Like other Catholic celebrations, Carnival was introduced into Mexico by the Spanish.

It gained acceptance by many indigenous communities because it fell around the same time as the “lost days” of the Mesoamerican calendar. The lost days and Carnival, both share the same traditions of donning masks and letting certain social rules slide.

But when the social rules were sliding a little too much, the Spanish halted the celebrations.

In fact it was those two things that caused colonial authorities to suppress Carnival in New Spain by the 17th century. Celebrations by the indigenous and lower castes had become too irreverent and mocking of authority. By the early 18th century, major Carnival celebrations had been successfully banned in the cities.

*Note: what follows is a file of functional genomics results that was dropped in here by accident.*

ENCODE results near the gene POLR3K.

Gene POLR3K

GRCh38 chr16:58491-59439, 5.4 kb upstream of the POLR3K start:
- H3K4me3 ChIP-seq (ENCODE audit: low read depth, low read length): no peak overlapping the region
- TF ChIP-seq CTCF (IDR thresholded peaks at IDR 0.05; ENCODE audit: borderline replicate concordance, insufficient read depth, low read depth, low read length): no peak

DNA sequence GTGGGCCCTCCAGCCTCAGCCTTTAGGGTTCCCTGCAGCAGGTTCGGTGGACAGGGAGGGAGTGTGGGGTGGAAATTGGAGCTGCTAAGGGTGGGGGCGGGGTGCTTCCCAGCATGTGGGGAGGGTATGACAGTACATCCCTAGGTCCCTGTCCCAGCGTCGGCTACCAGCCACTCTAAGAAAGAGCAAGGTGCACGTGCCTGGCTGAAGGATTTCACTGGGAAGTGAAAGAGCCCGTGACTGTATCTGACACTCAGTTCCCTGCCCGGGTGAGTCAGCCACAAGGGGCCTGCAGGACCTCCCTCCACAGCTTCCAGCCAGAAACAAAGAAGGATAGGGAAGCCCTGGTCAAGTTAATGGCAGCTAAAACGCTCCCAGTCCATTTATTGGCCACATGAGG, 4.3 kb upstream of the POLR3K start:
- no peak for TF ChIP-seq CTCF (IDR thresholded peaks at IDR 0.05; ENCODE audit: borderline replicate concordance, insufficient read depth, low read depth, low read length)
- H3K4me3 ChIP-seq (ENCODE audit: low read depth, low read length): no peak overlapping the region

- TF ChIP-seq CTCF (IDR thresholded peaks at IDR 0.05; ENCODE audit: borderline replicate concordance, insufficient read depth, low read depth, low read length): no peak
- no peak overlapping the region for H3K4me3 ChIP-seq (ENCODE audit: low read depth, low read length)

A number of small towns however, managed to keep the tradition alive.

A few rural areas managed to evade enforcement, and their Carnivals survived. However, the ban had the effect of isolating such celebrations, one reason why each fiesta has very localized characteristics.

These are the largest and most famous carnavales:

Mazatlan, Sinaloa

One of the most popular carnivals is the one that takes place in Mazatlan. This carnaval is known for being one of the oldest celebrations in the country. At the Sinaloan party you’ll find celebrations like “The coronation of the king of ‘Alegría’ and the carnival queen,” you can go to the inauguration of gastronomic tasting menus, the fantasy dance, and the “quema del mal humor.” Other traditional activities include the naval combat, the dance of the ambassadors and many others.